Fifty years ago, the National Association for the Advancement of Colored People, the NAACP, organized a legal fight against school segregation. Black parents of elementary school students in five different states sued their local school boards. Oliver Brown's suit against the Topeka, Kansas Board of Education became the lead case. When the Supreme Court ruled in favor of Brown in 1954, many white communities protested furiously, but integration had become the law of the land. Fifty years later, though, some schools are still segregated - not by law, but by other circumstances. And some civil rights advocates say they're still unequal, as well.

It's a typical Friday night in Topeka. Visitor Washburn Rural plays Highland Park High School in a close girls basketball game. A glance at the players, cheerleaders, and fans shows a white team against a black team, though the Highland Park team does have one white player. The school, located in a working class community of Topeka, is three-quarters minority equally divided between African-American and Hispanic students.

After the game, the Washburn Rural players will get on a bus to head back to the suburbs, where their school is surrounded by colonial style homes and wheat fields, and there are only a handful of black students in the classrooms. But basketball player Amanda Prosser says her friendships cross the color line.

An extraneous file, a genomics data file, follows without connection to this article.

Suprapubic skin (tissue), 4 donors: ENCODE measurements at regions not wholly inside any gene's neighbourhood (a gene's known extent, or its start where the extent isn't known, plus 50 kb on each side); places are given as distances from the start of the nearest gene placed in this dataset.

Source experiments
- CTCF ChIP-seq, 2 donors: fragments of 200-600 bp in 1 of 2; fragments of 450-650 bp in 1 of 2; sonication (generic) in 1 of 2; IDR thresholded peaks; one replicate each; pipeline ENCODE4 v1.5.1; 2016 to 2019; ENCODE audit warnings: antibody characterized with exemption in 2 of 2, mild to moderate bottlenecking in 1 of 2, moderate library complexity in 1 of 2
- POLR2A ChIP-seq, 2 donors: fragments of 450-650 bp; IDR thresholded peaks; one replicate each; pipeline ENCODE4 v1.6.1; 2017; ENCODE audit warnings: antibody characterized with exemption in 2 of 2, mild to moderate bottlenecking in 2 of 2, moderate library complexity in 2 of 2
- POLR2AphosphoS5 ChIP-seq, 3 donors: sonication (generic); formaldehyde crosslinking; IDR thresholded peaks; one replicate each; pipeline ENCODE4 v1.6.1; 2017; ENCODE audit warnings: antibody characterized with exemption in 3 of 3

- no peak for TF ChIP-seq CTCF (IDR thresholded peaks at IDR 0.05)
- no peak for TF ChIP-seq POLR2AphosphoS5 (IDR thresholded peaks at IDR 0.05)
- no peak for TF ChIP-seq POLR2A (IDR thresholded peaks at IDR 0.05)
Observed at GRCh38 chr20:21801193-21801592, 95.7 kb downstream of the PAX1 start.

"I think I would've been really secluded without basketball," she says. "I really don't think that I'd have had that many black friends if I wouldn't have been playing sports and wouldn't have been involved in sports?"

Thanks to her involvement last summer with a community league team, which draws players from all over Topeka, about half of Amanda's friends are black. Emily Bertel, another Rural student, has no close black friends, but she thinks when she goes to college next year things will be different.

"I think it will be interesting to experience other cultures a lot more than we have," she says. "Maybe I won't be friends with all black people - I'm not saying that - but I think I will have more contact with other races."

Back at Highland Park, the white students are the minority, and you're as likely to hear Spanish in the hallways as English. The school sits in East Topeka, a racially mixed neighborhood of small homes and businesses with signs in Spanish. Jordan Hymon, who leads the school pep band, says that, in spite of the opportunity to have a diverse circle of friends, students still segregate themselves.

"You still got, in the lunch room, white kids here, black kids here, Hispanics here. It needs to be a big melting pot, we haven't gotten there yet," he says.

"There's no problem with you choosing to hang out with African-Americans if you're African- American, " says Cheryl Brown Henderson. She has a unique perspective on the Supreme Court decision that ended legal segregation in schools.

"Brown v Board was not about sitting next to white children. It was about having educational resources so that you could have the best opportunity possible," she says.